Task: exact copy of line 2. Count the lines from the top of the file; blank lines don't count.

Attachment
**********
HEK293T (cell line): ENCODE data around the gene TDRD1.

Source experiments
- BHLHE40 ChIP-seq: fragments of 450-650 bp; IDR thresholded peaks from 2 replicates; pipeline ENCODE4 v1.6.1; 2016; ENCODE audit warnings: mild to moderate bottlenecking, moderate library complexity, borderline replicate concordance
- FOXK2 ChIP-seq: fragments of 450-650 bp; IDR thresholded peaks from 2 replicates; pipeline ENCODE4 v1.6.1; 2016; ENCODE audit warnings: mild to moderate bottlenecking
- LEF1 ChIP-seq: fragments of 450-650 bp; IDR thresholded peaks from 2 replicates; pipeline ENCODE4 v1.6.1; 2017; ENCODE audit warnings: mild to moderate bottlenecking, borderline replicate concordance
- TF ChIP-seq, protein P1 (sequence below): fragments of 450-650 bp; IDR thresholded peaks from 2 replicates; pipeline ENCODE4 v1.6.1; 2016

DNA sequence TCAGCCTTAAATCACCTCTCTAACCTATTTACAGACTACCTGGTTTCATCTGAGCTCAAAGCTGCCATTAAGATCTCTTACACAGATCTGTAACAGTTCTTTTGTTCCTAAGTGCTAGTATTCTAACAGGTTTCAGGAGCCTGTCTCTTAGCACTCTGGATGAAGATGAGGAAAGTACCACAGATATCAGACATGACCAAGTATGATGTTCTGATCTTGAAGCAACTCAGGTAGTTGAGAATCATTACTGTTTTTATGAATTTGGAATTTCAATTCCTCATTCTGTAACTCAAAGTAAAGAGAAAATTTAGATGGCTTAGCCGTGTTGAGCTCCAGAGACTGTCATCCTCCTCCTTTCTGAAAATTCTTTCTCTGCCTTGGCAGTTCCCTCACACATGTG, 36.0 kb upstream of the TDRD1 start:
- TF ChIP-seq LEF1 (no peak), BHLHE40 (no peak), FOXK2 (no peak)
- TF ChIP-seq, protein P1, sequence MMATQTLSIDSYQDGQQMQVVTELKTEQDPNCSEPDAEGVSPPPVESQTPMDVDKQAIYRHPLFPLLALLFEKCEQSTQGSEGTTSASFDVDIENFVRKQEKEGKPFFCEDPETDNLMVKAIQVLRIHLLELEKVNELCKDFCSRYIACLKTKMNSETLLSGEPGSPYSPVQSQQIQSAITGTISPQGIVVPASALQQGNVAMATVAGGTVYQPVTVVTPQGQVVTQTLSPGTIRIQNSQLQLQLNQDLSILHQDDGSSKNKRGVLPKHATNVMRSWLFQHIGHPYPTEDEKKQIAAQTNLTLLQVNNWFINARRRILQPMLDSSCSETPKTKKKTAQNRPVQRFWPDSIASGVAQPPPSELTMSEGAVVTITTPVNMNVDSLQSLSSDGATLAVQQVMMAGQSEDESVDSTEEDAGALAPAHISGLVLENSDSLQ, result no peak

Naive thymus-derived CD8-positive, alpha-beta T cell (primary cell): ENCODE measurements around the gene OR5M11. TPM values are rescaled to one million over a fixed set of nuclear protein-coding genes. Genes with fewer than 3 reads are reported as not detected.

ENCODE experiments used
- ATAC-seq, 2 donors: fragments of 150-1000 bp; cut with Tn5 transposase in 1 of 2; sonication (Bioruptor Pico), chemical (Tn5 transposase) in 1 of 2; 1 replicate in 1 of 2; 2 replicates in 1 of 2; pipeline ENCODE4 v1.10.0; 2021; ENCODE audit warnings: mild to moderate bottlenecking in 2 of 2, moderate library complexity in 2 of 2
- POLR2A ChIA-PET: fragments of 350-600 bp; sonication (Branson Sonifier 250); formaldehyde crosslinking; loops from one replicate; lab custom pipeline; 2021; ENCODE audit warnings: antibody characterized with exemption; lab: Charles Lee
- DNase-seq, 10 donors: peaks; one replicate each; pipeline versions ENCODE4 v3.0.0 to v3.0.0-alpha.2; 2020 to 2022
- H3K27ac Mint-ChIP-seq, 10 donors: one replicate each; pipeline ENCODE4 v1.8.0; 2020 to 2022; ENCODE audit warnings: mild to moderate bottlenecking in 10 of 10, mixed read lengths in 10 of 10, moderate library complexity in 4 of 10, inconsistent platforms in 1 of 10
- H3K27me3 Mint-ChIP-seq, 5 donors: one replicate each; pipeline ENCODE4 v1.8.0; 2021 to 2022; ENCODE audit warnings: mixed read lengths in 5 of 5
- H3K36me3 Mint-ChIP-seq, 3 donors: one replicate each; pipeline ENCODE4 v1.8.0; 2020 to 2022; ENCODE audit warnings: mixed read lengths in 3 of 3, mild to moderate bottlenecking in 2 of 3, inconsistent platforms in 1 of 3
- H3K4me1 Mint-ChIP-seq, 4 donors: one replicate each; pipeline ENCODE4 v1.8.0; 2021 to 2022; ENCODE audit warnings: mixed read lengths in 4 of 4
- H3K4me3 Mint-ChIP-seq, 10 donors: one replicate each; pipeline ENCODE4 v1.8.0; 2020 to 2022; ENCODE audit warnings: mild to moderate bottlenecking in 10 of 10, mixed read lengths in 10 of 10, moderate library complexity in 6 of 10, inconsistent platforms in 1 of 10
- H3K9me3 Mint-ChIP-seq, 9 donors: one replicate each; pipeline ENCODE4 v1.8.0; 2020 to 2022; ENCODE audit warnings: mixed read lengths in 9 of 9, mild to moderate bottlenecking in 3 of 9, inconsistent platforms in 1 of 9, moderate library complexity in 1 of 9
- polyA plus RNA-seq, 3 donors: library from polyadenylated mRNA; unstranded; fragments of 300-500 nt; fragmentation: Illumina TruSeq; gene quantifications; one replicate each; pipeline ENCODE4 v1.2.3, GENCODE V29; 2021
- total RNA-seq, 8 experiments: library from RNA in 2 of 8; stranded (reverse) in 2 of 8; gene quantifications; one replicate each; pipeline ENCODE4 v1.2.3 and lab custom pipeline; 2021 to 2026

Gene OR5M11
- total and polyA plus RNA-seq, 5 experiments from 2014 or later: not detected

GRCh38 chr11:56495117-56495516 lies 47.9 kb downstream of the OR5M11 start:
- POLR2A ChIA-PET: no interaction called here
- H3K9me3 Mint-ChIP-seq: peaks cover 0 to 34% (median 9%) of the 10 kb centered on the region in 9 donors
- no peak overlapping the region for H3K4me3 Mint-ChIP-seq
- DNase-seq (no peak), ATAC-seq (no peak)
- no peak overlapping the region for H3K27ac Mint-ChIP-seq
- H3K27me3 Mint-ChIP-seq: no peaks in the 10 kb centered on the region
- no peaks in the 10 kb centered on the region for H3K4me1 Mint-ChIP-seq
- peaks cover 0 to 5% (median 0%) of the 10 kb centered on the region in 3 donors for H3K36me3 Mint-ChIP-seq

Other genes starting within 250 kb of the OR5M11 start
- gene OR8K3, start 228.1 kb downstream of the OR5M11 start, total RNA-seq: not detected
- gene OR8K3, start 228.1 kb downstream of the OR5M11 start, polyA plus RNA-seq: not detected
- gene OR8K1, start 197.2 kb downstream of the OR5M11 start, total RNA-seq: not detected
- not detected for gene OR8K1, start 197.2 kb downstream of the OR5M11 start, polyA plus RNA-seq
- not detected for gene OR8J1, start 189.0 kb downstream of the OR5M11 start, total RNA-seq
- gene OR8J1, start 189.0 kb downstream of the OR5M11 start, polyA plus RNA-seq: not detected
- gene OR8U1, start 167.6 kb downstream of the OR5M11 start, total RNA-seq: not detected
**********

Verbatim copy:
Source experiments